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NEW YORK CITY-Citigroup on Friday reported second-quarter net income of $4.3 billion, compared to a $2.2-billion loss during the same quarter in 2008. Much of the boost came from a one-time, after-tax gain of $6.7 billion on the sale of Smith Barney, which closed on June 1, but also reflected a strong showing from the institutional clients business.

“We remain optimistic that our turnaround of Citi will gain speed,” Citigroup CEO Vikram Pandit says in a release. “Our institutional business has a strong client franchise. Our most significant challenge now remains consumer credit. Losses in our consumer businesses have been growing for some time, but we see some positive signs of moderation in those loss trends. Sustainable profitability remains our primary goal.”

Friday’s earnings report was the first to reflect Citigroup’s split into two segments, Citicorp and Citi Holdings, which was announced in January. Citicorp, which includes Citigroup’s core holdings, generated $15 billion in revenues during Q2, down 11% year over year. Quarterly revenues for Citi Holdings, which is comprised primarily of non-core businesses that are candidates for eventual disposition, reached $15.8 billion, largely on the Smith Barney sale.

The Smith Barney sale to a joint venture with Morgan Stanley also contributed to a worldwide headcount reduction of 30,000 in Q2. The current worldwide employ base of 279,000 is about 96,000 smaller than at peak levels, according to Citigroup.

Citigroup on Friday also reported a 21% year-over-year reduction in expenses. As a component of its ongoing cost-cutting, Citigroup announced in late March that it plans to reduce its office space worldwide by about 10.5 million square feet by year’s end.

Locally, where Citigroup is the largest corporate tenant, the company is consolidating space at 399 Park Ave., its worldwide headquarters. It will take the form of cutting the executive floors from two to one and subleasing the remaining space. This is estimated to save $20 million over the life of the lease, according to Citigroup.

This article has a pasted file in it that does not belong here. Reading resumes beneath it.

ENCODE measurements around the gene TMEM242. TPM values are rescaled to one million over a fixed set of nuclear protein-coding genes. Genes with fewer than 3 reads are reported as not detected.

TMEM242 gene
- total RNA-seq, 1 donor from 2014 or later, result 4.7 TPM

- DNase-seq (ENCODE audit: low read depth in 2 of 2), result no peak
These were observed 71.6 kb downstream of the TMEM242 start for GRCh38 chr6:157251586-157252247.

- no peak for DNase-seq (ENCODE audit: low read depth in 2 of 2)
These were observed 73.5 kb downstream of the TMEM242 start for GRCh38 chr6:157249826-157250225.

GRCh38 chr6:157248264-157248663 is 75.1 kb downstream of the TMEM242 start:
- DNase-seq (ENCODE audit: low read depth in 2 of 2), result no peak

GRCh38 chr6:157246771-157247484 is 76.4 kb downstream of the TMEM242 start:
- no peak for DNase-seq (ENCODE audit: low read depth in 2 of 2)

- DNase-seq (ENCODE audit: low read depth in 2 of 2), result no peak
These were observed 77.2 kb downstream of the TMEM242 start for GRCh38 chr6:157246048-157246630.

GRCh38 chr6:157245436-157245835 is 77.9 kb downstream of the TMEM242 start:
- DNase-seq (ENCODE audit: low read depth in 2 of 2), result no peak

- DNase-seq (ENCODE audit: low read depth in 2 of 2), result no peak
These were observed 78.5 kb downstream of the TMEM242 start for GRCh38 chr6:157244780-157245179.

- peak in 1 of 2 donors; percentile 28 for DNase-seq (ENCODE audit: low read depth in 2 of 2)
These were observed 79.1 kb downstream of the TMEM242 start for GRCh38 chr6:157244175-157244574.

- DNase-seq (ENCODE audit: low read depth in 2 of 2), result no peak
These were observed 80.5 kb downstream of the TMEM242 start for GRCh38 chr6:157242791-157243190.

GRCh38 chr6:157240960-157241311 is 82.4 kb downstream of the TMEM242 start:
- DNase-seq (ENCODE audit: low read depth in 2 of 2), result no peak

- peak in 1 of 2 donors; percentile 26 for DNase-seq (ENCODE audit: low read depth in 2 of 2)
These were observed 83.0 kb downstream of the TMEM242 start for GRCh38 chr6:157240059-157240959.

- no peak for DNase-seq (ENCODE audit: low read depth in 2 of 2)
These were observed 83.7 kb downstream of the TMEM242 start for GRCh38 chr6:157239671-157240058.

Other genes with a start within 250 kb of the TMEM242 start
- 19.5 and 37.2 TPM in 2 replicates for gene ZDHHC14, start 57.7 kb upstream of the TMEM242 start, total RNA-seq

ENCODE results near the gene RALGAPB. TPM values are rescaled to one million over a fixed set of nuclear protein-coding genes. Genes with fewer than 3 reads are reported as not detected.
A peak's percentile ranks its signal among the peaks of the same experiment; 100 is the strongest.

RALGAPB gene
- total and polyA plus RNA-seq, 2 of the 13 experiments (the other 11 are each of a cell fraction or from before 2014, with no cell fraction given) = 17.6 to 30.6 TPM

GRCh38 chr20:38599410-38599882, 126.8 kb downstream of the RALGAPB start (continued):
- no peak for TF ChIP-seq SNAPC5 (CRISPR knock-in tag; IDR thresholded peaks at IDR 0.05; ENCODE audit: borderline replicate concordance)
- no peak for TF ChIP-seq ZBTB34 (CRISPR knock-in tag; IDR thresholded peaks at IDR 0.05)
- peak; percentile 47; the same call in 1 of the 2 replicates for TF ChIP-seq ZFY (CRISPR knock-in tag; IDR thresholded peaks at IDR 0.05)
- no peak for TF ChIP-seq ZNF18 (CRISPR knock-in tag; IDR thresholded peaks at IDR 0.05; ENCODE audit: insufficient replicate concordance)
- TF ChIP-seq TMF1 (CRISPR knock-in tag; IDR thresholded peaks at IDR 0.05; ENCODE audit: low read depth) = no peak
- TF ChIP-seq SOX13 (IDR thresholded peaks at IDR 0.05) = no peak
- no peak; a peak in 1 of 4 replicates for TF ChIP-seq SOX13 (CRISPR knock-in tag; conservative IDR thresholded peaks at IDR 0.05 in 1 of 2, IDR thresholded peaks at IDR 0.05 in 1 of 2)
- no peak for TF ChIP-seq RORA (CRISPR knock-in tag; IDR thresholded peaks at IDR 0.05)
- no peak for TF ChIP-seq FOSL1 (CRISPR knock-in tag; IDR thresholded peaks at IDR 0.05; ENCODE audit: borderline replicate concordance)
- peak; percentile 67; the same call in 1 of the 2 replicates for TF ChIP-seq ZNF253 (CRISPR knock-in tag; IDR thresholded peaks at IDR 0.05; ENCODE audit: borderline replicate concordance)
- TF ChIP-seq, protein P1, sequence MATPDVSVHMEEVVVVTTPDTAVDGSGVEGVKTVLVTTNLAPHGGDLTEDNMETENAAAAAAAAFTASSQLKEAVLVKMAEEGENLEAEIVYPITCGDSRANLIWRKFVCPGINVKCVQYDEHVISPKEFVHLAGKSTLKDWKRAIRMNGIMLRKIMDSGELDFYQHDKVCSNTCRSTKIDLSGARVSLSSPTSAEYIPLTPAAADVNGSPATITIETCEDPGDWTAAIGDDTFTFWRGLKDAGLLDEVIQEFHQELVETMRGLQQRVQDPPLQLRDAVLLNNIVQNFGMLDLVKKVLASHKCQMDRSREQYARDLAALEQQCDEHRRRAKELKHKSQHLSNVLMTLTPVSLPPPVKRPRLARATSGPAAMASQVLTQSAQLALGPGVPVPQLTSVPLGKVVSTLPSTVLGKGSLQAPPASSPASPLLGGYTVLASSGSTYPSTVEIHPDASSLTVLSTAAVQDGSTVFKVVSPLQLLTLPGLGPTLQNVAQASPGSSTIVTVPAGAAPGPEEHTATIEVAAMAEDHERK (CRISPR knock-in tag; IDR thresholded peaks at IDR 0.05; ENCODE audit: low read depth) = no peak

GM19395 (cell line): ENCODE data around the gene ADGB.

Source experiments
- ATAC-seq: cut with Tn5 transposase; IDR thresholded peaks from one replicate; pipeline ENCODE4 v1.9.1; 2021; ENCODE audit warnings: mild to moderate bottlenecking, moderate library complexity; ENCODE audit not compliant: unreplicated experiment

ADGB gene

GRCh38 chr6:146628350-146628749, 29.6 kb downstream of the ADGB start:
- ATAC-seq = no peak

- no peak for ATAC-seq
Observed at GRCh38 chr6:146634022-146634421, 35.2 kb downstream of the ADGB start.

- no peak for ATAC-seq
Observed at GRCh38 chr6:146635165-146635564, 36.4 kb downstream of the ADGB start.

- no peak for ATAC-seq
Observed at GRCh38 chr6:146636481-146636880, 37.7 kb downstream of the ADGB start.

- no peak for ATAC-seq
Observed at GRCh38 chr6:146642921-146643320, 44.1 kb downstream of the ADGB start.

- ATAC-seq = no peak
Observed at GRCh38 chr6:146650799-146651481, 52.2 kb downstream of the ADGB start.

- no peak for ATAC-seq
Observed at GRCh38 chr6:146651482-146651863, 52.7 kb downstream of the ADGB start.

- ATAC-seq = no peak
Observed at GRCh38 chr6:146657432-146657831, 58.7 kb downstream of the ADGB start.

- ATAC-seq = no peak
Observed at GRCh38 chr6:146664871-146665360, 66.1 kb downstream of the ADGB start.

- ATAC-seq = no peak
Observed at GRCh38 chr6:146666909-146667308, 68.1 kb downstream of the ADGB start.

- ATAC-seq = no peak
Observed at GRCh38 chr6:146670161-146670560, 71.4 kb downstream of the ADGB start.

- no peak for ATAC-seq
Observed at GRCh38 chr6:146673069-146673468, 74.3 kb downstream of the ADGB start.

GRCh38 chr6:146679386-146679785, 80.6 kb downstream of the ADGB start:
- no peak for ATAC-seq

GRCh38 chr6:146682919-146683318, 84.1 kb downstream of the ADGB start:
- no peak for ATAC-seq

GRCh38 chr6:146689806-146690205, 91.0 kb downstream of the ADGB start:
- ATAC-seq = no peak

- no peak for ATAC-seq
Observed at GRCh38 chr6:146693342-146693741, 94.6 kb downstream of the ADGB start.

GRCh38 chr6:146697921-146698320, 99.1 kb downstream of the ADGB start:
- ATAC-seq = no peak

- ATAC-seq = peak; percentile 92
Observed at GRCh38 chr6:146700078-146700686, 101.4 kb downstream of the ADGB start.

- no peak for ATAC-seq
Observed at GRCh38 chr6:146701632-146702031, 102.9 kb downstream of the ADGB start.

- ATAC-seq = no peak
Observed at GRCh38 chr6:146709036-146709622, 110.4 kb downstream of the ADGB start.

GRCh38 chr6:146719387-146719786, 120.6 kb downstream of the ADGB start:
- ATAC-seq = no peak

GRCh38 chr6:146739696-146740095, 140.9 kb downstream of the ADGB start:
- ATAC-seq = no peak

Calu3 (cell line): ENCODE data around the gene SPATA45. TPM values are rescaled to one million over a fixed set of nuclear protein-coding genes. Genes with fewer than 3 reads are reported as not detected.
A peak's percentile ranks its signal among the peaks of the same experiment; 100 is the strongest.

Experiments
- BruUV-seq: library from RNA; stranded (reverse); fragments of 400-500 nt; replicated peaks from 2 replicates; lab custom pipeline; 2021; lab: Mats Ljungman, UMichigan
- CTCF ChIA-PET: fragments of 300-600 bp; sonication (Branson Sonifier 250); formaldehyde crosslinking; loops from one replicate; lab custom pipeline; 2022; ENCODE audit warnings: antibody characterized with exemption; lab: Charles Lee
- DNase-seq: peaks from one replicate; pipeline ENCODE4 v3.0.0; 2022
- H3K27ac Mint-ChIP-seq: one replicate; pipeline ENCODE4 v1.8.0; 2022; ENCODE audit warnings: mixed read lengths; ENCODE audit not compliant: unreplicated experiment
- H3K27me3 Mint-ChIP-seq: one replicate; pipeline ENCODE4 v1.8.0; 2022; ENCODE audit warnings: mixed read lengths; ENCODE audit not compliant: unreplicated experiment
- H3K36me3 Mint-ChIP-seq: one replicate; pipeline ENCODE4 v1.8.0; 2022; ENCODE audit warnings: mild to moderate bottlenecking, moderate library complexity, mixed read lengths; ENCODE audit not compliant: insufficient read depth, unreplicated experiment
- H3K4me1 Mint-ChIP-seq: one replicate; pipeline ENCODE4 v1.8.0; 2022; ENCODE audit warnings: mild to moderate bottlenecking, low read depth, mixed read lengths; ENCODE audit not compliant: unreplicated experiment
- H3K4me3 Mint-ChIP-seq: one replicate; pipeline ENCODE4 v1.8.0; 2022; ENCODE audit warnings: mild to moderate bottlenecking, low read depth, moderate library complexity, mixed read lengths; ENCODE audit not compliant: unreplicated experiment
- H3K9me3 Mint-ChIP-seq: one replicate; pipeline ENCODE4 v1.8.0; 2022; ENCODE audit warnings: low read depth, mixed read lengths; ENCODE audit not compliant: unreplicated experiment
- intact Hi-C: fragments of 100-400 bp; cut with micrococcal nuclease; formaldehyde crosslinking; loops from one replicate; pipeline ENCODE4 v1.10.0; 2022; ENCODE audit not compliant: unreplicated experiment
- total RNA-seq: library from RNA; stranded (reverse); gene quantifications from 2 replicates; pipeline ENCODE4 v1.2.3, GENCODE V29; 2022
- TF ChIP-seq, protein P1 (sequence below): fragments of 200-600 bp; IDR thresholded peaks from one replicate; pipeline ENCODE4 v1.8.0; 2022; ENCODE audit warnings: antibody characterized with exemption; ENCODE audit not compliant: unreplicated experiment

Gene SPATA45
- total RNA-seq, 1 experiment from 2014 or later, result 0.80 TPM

The company said in March that it would double the overall occupancy rate on the remaining floor at 399 Park–from 89 to 177–by creating smaller offices, increasing work station to office ratios and by utilizing “alternative work strategies.” Additionally, Citigroup plans to dispose of 371,625 square feet of office space at 250 West St.; 338,411 square feet at 333 W. 34th St.; 270,311 square feet at 787 Lexington Ave.; 176,030 square feet at 731 Lexington Ave.; 175,076 square feet at Citigroup Center; and 94,252 square feet at 77 Water St.

Earlier in the week, JPMorgan Chase reported Q2 net income of $2.7 billion, a year-over-year increase of 36%, on record quarterly revenues of $27.7 billion. Its earnings per share were reduced by its $25-billion repayment of TARP funds to the Treasury Department.

Along with Bank of America, Citigroup is the last of the major banks that have yet to repay TARP money. Its $27.5-billion stock swap with Treasury, which was postponed in April until the results of its stress test came in, is likely to occur next month.

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